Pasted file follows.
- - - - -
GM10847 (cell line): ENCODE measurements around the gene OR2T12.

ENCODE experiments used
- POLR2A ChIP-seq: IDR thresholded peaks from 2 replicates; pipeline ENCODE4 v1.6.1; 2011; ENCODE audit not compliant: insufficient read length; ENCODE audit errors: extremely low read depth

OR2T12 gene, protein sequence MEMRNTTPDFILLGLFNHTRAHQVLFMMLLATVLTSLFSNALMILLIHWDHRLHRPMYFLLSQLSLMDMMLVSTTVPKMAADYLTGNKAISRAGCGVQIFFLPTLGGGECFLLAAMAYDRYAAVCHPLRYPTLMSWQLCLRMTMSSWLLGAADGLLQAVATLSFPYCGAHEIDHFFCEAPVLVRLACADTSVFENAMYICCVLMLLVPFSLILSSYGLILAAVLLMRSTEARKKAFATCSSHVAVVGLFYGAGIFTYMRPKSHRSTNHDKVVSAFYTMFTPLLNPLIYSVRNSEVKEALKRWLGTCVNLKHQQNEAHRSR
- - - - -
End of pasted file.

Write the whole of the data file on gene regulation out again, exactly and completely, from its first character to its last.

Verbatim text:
GM10847 (cell line): ENCODE measurements around the gene OR2T12.

ENCODE experiments used
- POLR2A ChIP-seq: IDR thresholded peaks from 2 replicates; pipeline ENCODE4 v1.6.1; 2011; ENCODE audit not compliant: insufficient read length; ENCODE audit errors: extremely low read depth

OR2T12 gene, protein sequence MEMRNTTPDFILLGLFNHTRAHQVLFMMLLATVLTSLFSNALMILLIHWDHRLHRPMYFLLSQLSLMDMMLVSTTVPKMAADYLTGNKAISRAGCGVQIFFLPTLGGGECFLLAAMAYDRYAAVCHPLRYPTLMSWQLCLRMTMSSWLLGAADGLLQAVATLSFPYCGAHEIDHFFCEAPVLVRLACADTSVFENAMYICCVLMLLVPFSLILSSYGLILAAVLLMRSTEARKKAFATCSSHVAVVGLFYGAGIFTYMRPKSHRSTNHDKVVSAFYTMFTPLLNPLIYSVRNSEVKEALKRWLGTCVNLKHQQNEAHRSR